VALERIA HALIW V CITY OF STERLING HEIGHTS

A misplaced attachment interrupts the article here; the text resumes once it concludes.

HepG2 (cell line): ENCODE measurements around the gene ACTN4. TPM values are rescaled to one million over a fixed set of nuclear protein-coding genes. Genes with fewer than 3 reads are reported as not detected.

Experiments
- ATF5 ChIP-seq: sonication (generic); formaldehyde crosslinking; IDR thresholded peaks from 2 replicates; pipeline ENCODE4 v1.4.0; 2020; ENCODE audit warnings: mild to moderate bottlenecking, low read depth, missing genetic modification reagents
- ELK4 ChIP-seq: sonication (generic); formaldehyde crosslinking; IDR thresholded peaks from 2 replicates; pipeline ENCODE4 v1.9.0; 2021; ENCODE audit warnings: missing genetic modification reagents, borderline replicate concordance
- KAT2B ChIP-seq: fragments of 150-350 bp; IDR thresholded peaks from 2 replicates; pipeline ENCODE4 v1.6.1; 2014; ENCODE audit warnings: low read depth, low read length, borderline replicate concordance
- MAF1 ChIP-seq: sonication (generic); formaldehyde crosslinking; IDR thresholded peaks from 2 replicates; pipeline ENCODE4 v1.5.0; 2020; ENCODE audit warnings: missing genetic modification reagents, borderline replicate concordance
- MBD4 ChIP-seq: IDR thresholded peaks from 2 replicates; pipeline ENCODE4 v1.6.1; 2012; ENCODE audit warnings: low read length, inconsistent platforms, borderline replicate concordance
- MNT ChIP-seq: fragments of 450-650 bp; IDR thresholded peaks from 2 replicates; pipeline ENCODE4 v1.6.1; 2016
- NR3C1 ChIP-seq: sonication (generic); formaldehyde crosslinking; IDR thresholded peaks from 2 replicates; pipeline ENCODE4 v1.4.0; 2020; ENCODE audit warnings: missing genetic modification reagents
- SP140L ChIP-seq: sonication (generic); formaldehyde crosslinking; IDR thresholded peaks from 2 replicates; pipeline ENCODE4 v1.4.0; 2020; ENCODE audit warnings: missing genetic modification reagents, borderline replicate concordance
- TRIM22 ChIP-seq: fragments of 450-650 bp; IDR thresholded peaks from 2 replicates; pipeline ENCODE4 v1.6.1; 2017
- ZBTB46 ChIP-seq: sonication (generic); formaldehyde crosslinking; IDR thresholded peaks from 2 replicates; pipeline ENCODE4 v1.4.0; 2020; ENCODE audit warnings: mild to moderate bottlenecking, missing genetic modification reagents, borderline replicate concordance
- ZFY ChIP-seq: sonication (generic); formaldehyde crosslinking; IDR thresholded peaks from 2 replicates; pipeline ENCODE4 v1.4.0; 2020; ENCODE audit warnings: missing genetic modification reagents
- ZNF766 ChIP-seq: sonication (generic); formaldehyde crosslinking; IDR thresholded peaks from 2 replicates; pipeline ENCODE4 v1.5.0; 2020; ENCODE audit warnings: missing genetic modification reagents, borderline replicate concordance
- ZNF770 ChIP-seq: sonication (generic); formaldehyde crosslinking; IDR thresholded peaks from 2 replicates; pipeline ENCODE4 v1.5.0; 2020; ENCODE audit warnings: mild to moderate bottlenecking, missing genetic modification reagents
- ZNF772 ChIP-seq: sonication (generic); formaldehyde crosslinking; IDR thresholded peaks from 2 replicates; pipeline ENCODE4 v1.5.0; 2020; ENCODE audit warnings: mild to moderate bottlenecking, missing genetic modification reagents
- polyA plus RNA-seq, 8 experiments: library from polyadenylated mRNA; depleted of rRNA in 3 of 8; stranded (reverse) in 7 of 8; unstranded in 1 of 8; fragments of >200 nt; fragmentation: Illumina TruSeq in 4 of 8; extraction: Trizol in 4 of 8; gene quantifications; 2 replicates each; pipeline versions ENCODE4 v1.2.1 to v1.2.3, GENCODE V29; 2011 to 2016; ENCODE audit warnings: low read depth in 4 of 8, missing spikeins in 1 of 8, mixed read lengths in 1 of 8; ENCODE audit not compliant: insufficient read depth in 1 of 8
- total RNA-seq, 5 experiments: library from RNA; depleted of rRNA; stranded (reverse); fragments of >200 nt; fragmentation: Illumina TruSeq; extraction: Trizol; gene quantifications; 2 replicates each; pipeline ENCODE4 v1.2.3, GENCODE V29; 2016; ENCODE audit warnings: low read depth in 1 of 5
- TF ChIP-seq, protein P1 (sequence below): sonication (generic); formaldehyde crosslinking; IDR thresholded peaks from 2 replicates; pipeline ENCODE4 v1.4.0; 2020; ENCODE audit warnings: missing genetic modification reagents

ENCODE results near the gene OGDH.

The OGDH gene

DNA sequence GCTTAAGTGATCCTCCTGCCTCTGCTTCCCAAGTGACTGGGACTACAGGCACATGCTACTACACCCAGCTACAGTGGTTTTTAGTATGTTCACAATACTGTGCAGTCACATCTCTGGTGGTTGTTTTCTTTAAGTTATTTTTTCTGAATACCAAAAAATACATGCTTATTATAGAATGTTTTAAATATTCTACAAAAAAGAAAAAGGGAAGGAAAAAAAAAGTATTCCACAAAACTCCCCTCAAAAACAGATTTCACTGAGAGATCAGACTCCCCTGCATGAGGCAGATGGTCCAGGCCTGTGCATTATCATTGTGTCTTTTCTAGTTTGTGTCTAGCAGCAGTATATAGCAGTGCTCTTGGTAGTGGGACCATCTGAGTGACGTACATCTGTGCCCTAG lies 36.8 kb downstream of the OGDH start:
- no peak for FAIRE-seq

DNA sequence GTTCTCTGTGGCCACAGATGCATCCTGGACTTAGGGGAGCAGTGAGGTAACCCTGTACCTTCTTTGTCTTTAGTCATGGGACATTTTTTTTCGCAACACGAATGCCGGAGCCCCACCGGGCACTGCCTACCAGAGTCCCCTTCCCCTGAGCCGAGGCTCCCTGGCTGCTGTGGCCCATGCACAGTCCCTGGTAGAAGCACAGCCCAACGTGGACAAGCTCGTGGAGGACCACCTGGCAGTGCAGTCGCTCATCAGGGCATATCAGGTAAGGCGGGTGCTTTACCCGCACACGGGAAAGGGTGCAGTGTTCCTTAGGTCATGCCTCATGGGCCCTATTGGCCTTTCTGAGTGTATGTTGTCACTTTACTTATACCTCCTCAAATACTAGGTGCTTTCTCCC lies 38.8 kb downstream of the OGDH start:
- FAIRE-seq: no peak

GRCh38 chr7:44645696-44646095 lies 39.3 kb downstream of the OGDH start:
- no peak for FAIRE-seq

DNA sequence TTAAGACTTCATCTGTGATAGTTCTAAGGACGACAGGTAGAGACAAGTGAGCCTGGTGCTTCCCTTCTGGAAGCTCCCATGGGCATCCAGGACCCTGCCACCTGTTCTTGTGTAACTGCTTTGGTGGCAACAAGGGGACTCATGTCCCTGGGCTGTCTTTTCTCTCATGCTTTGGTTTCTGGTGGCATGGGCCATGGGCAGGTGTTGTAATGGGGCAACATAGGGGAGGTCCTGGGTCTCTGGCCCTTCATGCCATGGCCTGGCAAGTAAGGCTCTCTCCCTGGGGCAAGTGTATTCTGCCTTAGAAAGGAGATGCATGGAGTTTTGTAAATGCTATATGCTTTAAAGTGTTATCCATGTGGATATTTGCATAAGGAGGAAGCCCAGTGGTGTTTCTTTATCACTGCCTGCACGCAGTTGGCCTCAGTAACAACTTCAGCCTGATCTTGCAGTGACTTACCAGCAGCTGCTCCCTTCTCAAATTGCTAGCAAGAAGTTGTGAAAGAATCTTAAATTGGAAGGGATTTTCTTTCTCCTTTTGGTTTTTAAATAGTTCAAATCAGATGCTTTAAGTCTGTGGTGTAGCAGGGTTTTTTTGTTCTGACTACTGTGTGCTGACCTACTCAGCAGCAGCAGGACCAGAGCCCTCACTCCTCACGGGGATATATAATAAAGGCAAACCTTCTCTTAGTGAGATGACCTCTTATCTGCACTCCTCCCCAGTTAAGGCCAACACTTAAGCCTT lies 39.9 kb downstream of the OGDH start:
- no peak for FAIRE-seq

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STATE OF MICHIGAN COURT OF APPEALS VALERIA HALIW and ILKO HALIW, FOR PUBLICATION May 19, 2005 9:05 a.m. Plaintiffs-Appellees/CrossAppellants, v No. 237269 Macomb Circuit Court LC No. 97-000036-NO CITY OF STERLING HEIGHTS, Defendant-Appellant/CrossAppellee. ON REMAND Official Reported Version Before: Markey, P.J., and White and Zahra, JJ. PER CURIAM. This case is before this Court again on remand by our Supreme Court to consider plaintiffs' cross-appeal on an issue not reached in our prior opinion, and to determine whether the trial court abused its discretion by failing to invoke the "interest of justice" exception under MCR 2.403(O)(11). Haliw v Sterling Hts, 471 Mich 700, 702, 711; 691 NW2d 753 (2005). We are unable to find that the trial court abused its discretion, and, therefore, we affirm. In Haliw v Sterling Hts, 257 Mich App 689; 669 NW2d 563 (2003), this Court concluded that MCR 2.403(O) permits an award of reasonable appellate attorney fees as "actual costs" necessary to obtain a favorable verdict after rejection of a case evaluation. In reversing, our Supreme Court found that appellate attorney fees are not within the ambit of MCR 2.403(O) because Michigan follows the "American rule" under which "attorney fees generally are not recoverable from the losing party as costs in the absence of an exception set forth in a statute or court rule expressly authorizing such an award" and "MCR 2.403(O) is trial-oriented." 471 Mich at 706-707. This case has a lengthy history that we do not repeat here. See id. at 702-704. The present issue arises out of the trial court granting defendant summary disposition and its ruling on defendant's motions for case evaluation sanctions. In our prior opinion we summarized the MCR 2.403(O) proceedings in the trial court: Defendant requested $31,618 in case evaluation sanctions which included its appellate attorney fees. The trial court entered an order granting defendant summary disposition but agreed with plaintiffs that MCR 2.403(O) did not -1- provide for payment of defendant's appellate attorney fees. Because the trial court could not segregate defendant's trial court costs and attorney fees from its appellate costs and attorney fees, the trial court requested that defendant do so and resubmit a bill of costs. Thereafter, defendant presented a supplemental motion for [case evaluation] sanctions in the amount of $5,335 for its trial court expenses. At the hearing on defendant's supplemental motion, the trial court recognized it had the discretion to not award costs or attorney fees, but noted that there were two sides to the case and that defendant had incurred expenses. The trial court further reasoned that because plaintiffs' claim was not frivolous and because the appellate ruling established legal precedent benefiting defendant, it would award defendant only $1,500 in case evaluation sanctions. [257 Mich App at 693.] Plaintiffs argue that under the facts and circumstances of this case, the trial court erred by not invoking the "interests of justice" exception under MCR 2.403(O)(11) to decline to award any case evaluation sanctions. We disagree. Subsection 11 is an exception to the mandatory rule set forth in MCR 2.403(O)(1) that a party who rejects a case evaluation "must pay the opposing party's actual costs unless the verdict is more favorable to the rejecting party than the case evaluation." Subsection 11 provides: "If the 'verdict' is the result of a motion as provided by subrule (O)(2)(c), the court may, in the interest of justice, refuse to award actual costs." In this case, subsection 11 confers discretion on the trial court to "refuse to award actual costs" because the "verdict" was entered "as a result of a ruling on a motion after rejection of the case evaluation." MCR 2.403(O)(2)(c). But to invoke the exception the trial court must find it is "in the interest of justice" to do so. Because the court rules do not define the term "interest of justice," we "look to the language and purpose of the rule" for assistance in determining its meaning. Luidens v 63rd Dist Court, 219 Mich App 24, 31; 555 NW2d 709 (1996). We repeat our prior analysis: The Luidens panel addressed the meaning of the term "interest of justice" found in MCR 2.405(D)(3), which creates an exception to the imposition of sanctions for rejecting an offer of judgment. Id. We find Luidens instructive because both MCR 2.403(O), imposing costs for rejecting a case evaluation, and MCR 2.405(D), imposing costs for rejecting an offer of judgment, serve identical purposes of deterring protracted litigation and encouraging settlement. Dessart [v Burak, 252 Mich App 490, 498; 652 NW2d 669 (2002)]; Luidens, supra at 31. The two rules are not identical, however. MCR 2.405(D)(3) gives trial courts the discretion, in all cases where an offer of judgment has been rejected, to decline to impose attorney fees in the "interest of justice." On the other hand, MCR 2.403(O)(11) applies only to verdicts rendered as a result of a motion but grants the trial court discretion to refuse to award "actual costs," which include both court costs and reasonable attorney fees. The term "interest of justice" in MCR 2.403(O)(11) must not be too broadly applied so as to swallow the general rule of subsection 1 and must not be too narrowly construed so as to abrogate the exception. Luidens, supra at 33. This Court further held that factors normally present in litigation, such as a refusal to settle being viewed as "reasonable," or that the rejecting party's claims are "not frivolous," or that disparity of economic -2- status exists between the parties, are insufficient "without more" to justify not imposing sanctions in the "interest of justice." Id. at 33-34, 37. Rather, the unusual circumstances necessary to invoke the "interest of justice" exception may occur where a legal issue of first impression is presented, id at 35, or "where the law is unsettled and substantial damages are at issue, where a party is indigent and an issue merits decision by a trier of fact, or where the effect on third persons may be significant . . . ." [Id. at 36, quoting Judge Harrison in Nostrant v Chez Ami, Inc, 207 Mich App 334, (343); 525 NW2d 470 (1994).] The Luidens panel further opined: "The common thread in these examples is that there is a public interest in having an issue judicially decided rather than merely settled by the parties. In such cases, this public interest may override MCR 2.405's purpose of encouraging settlement. These examples involve unusual circumstances under which the 'interest of justice' might justify an exception to the general rule that attorney fees are to be awarded. We recognize, of course, that the factors suggested here as relevant to the 'interest of justice' exception are not exclusive. We offer them only as examples. Other circumstances, including misconduct on the part of the prevailing party, may also trigger this exception." [Luidens, supra at 36.] In Stitt v Holland Abundant Life Fellowship (On Remand), 243 Mich App 461; 624 NW2d 427 (2000), this Court followed the "unusual circumstance" interpretation of the phrase "interest of justice," as found in MCR 2.405(D)(3). Indeed, the Stitt panel determined that the trial court had abused its discretion by not invoking the exception. Specifically, this Court concluded that the combination of two "unusual circumstances," the unsettled nature of the law and the "gamesmanship" evidenced by the large disparity between the rejected mediation evaluation and the defendant's offer of judgment, compelled invocation of the 'interest of justice' exception to awarding attorney fees. Id. at 471-476. * * * In sum, we conclude that if the trial court finds on the basis of all the facts and circumstances of a particular case and viewed in light of the purposes of MCR 2.403(O) that unusual circumstances exist, it may invoke the "interest of justice" exception found in MCR 2.403(O)(11). It follows that if the exception applies, the trial court may, in the exercise of its discretion, refuse to award any costs or attorney fees, or may award something less than "actual costs," i.e., something less than taxable costs and reasonable attorney fees. The trial court must, however, articulate the bases for its decision. Luidens, supra at 32, citing Hamilton v Becker Orthopedic Appliance Co, 214 Mich App 593, 596-597; 543 NW2d 60 (1995). [Haliw, supra, 257 Mich App at 706-709.] In reviewing the trial court's decision regarding case evaluation sanctions for an abuse of discretion under the standard discussed here, we do not find the circumstances of this case to be -3- so unusual as to compel our concluding that the trial court abused its discretion by failing to invoke the "interest of justice" exception to deny defendant's request for "actual costs" in its entirety. We observe that no excessive financial hardship was imposed on plaintiffs. Defendant was awarded only $1,500 of its trial costs and fees. This is a small sanction in light of the $5,335 in trial costs and fees recognized by the trial court. Plaintiffs argue that their rejection of the case evaluation award was reasonable under the circumstances, but this Court has rejected a contention of "reasonable under the circumstances" as an argument sufficiently compelling to invoke the "interest of justice" exception. Gudewicz v Matt's Catering Inc, 188 Mich App 639, 644-646; 470 NW2d 654 (1991). Further, this Court has rejected plaintiffs' additional argument that sanctions are improper because defendant also rejected the case evaluation. "Actual costs, including attorney fees, are awardable when both parties reject the award as well as when only one does." Zalut v Andersen & Associates, Inc, 186 Mich App 229, 232-234; 463 NW2d 236 (1990). Given the development of the law in the area of premises liability, plaintiffs should have been aware that any ruling in their favor had the potential to be reversed on appeal. They were required to make their litigation decisions with that knowledge. The fact that sanctions may have a chilling effect on future litigation is not an unusual circumstance. Indeed, an award of costs is intended to have some chilling effect in order to encourage settlement and to deter protracted litigation. Luidens, supra at 31. Accordingly, we find no abuse by the trial court of its discretion. We affirm. /s/ Jane E. Markey /s/ Helene N. White /s/ Brian K. Zahra -4-